Cingular has grown strongly since it was formed in 2001 by the merger of a number of regional wireless carriers, and there has been speculation that AT&T wanted to assume full control of this growth business, in part to be able to market it under the AT&T name.
The wireless operations will be the growth engine of the new company, reportedly accounting for one-third of the combined revenue.
AT&T expects the acquisition to save it $2 billion annually, starting the year after the deal closes. About half of the savings would come from reduced advertising expenses and from combining the companies’ work forces.
The rest of the savings would come from combining the backbone network and information-technology operations of the two companies.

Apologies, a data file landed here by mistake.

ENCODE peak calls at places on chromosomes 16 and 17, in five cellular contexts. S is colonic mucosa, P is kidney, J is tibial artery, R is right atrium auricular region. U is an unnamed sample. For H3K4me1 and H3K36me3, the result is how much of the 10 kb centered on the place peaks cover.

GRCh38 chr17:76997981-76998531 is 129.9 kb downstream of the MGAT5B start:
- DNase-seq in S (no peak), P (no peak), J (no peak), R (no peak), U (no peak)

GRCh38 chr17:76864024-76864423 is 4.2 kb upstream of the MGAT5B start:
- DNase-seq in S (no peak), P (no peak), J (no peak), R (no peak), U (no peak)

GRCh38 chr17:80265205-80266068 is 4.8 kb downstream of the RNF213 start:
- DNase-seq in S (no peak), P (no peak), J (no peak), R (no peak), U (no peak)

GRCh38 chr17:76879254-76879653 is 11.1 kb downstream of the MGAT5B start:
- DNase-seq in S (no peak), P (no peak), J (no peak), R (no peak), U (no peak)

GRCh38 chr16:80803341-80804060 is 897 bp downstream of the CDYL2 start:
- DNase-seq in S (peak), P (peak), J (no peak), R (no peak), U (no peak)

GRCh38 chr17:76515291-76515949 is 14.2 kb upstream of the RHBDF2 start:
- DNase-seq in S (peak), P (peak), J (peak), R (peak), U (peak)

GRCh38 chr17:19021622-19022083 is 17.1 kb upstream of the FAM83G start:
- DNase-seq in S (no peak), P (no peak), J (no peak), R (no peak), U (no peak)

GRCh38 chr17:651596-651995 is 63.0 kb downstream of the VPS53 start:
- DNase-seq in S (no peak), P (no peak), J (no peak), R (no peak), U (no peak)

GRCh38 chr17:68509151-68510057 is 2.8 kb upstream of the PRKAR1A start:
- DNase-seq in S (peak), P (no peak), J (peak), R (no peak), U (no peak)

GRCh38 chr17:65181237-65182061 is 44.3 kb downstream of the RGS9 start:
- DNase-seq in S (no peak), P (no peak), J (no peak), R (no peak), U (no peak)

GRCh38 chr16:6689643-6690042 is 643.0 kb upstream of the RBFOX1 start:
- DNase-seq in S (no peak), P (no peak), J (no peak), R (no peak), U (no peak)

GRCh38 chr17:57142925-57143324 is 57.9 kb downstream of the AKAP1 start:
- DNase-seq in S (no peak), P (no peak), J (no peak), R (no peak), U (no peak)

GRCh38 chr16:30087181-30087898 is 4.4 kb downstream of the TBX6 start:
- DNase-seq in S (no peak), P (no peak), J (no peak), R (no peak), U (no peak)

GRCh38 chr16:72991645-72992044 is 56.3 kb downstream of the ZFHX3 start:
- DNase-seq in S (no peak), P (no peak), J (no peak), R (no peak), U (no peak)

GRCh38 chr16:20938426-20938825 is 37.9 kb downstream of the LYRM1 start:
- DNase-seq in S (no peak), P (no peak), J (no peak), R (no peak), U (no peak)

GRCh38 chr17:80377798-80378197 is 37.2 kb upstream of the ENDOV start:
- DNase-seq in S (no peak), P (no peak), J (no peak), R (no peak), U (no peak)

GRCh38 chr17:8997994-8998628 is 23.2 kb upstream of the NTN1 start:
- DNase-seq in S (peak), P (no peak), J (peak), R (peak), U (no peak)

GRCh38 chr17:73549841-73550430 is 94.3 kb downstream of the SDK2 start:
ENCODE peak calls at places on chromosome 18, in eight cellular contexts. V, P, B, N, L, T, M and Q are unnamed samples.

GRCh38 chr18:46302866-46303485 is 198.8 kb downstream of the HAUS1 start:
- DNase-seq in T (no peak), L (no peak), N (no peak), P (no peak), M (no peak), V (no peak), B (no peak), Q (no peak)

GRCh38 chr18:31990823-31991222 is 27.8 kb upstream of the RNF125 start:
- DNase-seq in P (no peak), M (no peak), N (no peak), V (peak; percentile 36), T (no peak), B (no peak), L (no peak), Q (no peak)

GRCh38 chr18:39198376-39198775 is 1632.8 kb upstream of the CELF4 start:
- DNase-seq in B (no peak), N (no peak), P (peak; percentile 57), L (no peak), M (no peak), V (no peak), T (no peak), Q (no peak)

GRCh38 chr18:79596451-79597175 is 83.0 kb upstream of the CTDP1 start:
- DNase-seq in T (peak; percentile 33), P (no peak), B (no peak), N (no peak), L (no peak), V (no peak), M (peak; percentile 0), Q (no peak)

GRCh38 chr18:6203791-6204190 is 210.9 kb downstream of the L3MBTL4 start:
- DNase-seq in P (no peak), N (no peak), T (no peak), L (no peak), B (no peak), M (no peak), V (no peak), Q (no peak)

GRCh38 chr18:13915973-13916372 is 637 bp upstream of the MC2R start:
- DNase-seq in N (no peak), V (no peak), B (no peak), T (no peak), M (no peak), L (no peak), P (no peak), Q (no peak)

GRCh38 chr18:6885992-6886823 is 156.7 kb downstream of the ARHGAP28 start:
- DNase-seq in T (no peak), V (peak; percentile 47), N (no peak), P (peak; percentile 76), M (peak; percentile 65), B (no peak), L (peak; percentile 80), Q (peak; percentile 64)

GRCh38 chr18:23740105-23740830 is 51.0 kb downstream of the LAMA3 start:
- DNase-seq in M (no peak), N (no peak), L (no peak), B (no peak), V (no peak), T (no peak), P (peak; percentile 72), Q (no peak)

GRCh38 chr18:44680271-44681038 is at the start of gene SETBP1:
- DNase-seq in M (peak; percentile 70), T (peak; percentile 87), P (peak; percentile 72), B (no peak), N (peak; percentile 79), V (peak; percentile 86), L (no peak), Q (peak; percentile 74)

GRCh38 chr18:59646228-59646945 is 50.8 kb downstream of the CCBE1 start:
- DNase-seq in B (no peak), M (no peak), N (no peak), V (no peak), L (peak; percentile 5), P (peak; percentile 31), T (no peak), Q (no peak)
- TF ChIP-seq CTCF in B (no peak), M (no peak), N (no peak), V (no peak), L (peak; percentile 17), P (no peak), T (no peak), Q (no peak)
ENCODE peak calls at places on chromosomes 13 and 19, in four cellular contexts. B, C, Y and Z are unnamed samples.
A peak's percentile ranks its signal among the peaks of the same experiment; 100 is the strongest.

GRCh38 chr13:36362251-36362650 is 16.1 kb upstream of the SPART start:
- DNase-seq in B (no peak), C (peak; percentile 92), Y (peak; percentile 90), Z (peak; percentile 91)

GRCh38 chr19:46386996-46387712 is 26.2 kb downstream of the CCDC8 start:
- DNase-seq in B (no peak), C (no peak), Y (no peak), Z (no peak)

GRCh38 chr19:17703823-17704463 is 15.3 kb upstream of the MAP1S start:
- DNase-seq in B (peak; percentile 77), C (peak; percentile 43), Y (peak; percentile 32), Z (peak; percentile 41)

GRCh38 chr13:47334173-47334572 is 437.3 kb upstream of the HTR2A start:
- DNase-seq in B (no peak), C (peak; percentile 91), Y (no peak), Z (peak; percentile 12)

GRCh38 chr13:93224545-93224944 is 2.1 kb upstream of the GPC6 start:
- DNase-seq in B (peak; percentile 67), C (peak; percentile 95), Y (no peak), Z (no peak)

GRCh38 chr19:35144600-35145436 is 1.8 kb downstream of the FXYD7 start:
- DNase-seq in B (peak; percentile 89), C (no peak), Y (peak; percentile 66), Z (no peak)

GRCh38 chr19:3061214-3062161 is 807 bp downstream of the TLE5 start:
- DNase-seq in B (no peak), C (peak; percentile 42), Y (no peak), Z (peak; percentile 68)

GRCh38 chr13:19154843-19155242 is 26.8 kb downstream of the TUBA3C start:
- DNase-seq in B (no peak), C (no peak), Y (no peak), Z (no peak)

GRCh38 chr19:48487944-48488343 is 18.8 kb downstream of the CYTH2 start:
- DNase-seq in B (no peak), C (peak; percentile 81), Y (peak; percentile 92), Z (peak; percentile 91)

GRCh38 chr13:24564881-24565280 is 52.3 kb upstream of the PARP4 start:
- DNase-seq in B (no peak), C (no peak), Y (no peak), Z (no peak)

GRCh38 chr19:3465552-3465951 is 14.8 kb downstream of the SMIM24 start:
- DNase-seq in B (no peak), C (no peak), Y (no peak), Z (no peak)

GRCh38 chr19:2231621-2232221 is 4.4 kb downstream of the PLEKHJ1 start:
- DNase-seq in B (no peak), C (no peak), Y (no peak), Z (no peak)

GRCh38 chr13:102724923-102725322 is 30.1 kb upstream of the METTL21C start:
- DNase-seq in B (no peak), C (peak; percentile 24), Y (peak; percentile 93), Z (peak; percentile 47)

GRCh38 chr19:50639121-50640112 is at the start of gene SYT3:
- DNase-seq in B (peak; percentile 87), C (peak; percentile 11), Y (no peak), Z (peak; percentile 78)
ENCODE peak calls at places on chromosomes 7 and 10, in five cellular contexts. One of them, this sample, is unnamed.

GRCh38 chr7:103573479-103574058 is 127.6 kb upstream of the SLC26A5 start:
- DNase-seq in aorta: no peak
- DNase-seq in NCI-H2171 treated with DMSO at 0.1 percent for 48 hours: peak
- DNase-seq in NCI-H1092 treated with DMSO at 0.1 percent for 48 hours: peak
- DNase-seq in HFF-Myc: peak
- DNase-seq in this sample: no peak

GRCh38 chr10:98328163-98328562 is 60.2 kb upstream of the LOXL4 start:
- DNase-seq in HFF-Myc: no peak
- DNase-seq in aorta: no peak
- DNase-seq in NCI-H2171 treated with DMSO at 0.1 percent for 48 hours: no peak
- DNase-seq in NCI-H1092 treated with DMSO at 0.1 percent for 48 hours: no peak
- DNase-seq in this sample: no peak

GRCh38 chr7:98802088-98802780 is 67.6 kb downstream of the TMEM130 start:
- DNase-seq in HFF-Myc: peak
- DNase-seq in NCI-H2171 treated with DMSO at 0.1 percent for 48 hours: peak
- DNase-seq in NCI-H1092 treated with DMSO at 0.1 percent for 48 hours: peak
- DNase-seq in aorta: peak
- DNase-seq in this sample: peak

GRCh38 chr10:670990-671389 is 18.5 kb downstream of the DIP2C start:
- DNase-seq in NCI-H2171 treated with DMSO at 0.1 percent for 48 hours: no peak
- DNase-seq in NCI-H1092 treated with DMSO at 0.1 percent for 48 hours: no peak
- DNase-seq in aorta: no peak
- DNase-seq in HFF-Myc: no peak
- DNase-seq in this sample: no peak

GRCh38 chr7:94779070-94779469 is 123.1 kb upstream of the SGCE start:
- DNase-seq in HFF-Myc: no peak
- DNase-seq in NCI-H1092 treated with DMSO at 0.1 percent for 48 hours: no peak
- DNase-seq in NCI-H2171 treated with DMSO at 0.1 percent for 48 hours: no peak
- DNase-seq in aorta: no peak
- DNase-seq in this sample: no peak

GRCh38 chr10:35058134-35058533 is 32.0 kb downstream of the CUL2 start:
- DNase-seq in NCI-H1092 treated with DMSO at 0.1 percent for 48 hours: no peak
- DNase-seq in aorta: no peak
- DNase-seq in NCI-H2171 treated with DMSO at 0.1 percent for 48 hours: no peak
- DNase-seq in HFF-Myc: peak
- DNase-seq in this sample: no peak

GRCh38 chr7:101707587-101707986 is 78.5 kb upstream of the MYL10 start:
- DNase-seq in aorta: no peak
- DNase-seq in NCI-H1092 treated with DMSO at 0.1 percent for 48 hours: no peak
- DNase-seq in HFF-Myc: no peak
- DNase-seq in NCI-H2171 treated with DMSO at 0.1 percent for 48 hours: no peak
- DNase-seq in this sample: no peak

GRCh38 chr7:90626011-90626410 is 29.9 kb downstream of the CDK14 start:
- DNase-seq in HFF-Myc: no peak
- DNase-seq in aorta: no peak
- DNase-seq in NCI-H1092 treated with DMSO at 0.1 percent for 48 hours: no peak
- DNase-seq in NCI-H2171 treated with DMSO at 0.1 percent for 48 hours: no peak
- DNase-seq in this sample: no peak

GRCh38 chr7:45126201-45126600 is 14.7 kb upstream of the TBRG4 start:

Coming as it does in the midst of a heated debate over the future of broadband internet services–and whether service providers should have to pay more for a higher quality of service (see related story)–the proposed merger has many people wondering what it will mean for the telecom industry’s plans for a two-tiered system.
But at least one reporter believes the deal could force telephone companies to back away from their push to charge web companies extra to deliver video and other services to the nation’s businesses, homes, and schools.